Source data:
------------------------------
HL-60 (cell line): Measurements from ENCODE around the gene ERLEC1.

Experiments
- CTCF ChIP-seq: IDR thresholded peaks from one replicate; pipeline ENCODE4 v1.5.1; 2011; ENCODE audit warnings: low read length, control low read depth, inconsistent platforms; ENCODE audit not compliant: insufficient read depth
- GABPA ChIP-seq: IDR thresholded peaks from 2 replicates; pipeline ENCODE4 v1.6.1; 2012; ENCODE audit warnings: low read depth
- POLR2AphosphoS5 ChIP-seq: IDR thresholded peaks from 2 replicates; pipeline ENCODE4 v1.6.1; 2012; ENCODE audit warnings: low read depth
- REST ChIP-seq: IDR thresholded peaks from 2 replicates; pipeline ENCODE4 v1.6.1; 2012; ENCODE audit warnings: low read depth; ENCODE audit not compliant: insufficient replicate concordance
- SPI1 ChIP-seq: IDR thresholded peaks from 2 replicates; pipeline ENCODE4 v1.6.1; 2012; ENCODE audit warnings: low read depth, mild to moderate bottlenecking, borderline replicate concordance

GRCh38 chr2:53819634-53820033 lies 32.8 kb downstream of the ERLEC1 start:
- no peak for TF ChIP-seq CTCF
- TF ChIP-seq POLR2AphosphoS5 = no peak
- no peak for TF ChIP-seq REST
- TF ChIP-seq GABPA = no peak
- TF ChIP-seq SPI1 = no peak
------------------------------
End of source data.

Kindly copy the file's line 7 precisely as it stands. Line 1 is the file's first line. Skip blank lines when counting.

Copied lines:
- SPI1 ChIP-seq: IDR thresholded peaks from 2 replicates; pipeline ENCODE4 v1.6.1; 2012; ENCODE audit warnings: low read depth, mild to moderate bottlenecking, borderline replicate concordance